Evaluating the Potential for Use of Smartphones as Noise Dosimeters

Research Trainee: Benjamin Roberts, MPH, PhD Student, Department of Environmental Health Sciences at the University of Michigan

Faculty Sponsor: Richard Neitzel, PhD, CIH, Assistant Professor of Environmental Health Sciences at the University of Michigan

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Benjamin Roberts, PhD

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Professor Neitzel

Smart devices (phones, tablets, and other devices) have become prevalent in modern society. These devices are sophisticated computers that have the ability to use both internal and external sensors to capture environmental and personal exposure information. Almost all smart devices contain a microphone that can be used with an application (“app”) to measure a person’s noise exposure. However, there is limited information on the accuracy of using these apps to measure noise in the workplace.

This study’s aim was to evaluate the accuracy of a particular smart device (the Apple iPod), equipped with a sensitive external microphone, to measure fluctuating noise and full-shift noise in the workplace. To accomplish this, four iPods were each paired with a traditional noise dosimeter and exposed to randomly generated noise in a controlled laboratory setting. The devices recorded the sound level in A-weighted decibels (dBA) every second. The measurements made by each pair were compared and the mean difference was calculated. Additionally, 15 maintenance and 14 office workers each wore an iPod and dosimeter for up to five days while working. Their daily exposure was measured, and a statistical model was used to determine the systematic difference in measurement made by the iPods compared to the dosimeter.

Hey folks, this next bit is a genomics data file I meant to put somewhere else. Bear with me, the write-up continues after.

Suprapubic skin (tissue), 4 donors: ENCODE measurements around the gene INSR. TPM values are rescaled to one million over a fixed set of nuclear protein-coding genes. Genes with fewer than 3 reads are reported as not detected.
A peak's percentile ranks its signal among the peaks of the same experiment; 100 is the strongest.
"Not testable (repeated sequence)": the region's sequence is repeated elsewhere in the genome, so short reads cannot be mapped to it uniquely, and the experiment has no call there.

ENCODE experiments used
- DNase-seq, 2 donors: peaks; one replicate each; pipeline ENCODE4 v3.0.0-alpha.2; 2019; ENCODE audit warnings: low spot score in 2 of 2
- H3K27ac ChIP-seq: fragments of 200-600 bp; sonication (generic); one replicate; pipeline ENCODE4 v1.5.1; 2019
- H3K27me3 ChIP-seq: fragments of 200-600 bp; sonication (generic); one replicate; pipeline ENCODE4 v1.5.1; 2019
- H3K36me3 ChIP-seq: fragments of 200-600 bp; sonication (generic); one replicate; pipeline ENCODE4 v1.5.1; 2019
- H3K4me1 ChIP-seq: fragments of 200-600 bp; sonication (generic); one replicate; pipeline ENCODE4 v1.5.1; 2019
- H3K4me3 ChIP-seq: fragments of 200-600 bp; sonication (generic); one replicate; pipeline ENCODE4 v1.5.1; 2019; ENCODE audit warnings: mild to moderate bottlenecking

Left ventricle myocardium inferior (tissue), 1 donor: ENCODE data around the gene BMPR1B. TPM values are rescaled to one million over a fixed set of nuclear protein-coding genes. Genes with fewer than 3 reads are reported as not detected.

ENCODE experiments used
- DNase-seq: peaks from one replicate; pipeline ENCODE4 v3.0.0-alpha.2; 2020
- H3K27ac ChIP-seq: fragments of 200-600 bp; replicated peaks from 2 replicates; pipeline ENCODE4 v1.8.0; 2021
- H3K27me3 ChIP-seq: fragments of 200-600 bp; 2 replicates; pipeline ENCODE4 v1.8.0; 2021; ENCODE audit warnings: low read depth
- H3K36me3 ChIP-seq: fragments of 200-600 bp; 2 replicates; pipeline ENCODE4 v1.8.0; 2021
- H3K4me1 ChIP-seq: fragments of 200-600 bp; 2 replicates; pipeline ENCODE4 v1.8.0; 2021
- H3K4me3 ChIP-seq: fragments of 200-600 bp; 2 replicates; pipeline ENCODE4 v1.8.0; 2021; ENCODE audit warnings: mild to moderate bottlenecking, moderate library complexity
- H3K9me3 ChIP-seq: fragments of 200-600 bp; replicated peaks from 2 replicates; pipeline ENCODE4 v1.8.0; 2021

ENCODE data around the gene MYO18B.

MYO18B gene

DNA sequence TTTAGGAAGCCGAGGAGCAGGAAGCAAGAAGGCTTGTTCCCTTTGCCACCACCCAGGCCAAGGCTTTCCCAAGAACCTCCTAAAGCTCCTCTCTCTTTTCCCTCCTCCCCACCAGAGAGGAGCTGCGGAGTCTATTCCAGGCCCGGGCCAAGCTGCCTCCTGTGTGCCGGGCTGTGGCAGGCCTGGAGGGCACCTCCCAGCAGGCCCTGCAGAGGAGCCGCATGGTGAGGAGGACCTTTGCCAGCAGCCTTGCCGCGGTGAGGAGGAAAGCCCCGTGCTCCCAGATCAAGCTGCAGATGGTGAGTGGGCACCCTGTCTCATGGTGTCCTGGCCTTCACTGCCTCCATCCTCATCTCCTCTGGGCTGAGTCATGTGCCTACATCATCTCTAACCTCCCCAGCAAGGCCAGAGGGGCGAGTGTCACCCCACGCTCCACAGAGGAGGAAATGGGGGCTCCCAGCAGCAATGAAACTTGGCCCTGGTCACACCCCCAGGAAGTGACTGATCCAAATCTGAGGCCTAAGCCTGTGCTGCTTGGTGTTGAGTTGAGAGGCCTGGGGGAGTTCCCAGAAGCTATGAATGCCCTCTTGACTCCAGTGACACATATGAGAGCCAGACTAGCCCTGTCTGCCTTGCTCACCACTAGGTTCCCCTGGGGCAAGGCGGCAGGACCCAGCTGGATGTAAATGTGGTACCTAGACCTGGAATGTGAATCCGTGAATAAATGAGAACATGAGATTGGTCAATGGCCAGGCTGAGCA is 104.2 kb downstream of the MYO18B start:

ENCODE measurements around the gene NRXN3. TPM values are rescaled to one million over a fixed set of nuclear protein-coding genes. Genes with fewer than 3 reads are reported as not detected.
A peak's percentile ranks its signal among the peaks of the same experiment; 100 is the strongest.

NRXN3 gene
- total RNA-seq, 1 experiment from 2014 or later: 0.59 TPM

An example the noise dosimeter and iPhone microphone placed on a worker in experiment 2.

An example the noise dosimeter and iPhone microphone placed on a worker in experiment 2.


In the laboratory setting the iPods and dosimeters had fairly good agreement, with the majority of the one-second recorded measurements having less than a 2.0 dBA difference, the criteria used by the American National Standards Institute to classify a type 2 sound level meter. In the workplace the iPods measured noise levels that were on average 1.7 dBA higher than the dosimeters. The results from this research suggest that, in certain situations when sound measurement equipment is unavailable due to cost or technical limitations, certain smart devices could be used to make fairly accurate noise measurements. However, it is important to note that the measurement quality will still depend on the skill of the user, so measurements should be interpreted with caution.

Project Abstract